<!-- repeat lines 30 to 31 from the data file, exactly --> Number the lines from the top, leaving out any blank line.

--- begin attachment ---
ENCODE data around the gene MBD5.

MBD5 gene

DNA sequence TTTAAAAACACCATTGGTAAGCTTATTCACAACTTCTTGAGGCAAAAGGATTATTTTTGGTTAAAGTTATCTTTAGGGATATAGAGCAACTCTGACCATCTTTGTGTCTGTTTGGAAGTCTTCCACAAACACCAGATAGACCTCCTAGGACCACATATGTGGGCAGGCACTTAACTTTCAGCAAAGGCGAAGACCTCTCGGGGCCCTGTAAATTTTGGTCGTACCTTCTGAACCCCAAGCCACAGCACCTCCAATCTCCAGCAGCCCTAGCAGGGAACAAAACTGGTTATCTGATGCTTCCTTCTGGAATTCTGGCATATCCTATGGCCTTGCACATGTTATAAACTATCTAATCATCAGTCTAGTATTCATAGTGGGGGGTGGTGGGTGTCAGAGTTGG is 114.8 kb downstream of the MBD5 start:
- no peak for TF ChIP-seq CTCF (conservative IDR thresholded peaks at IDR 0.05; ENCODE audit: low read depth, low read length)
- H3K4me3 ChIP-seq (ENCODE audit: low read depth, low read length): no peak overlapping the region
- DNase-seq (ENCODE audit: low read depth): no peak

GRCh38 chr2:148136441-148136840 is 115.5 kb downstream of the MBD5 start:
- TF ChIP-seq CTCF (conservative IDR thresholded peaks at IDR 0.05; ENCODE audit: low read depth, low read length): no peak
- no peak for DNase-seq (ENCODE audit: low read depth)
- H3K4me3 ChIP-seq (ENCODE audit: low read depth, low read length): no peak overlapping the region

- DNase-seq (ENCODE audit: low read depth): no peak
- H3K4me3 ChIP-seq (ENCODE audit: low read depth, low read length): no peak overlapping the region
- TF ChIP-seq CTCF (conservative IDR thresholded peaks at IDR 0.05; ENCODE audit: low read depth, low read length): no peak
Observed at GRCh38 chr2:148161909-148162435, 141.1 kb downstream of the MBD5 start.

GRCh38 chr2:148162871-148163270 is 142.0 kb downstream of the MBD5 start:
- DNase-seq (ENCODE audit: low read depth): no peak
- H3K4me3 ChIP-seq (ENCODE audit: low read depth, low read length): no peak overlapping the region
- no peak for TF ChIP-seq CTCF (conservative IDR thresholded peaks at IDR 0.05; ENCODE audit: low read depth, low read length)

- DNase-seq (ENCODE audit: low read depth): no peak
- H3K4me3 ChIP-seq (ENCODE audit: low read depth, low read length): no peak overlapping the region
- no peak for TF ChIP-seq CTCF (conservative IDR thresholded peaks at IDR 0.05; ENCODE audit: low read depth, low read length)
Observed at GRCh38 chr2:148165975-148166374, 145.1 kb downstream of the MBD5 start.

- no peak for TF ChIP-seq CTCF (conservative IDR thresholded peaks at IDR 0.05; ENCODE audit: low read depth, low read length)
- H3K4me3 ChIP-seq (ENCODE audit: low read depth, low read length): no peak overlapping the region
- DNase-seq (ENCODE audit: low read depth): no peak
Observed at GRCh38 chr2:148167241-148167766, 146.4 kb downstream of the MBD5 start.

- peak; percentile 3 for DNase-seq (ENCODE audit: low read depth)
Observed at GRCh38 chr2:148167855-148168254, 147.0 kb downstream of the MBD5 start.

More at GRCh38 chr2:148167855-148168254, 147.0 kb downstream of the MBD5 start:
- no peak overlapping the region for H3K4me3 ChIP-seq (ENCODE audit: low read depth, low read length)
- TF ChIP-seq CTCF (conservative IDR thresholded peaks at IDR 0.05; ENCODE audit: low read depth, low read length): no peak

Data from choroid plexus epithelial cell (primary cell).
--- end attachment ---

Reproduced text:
- no peak overlapping the region for H3K4me3 ChIP-seq (ENCODE audit: low read depth, low read length)
- TF ChIP-seq CTCF (conservative IDR thresholded peaks at IDR 0.05; ENCODE audit: low read depth, low read length): no peak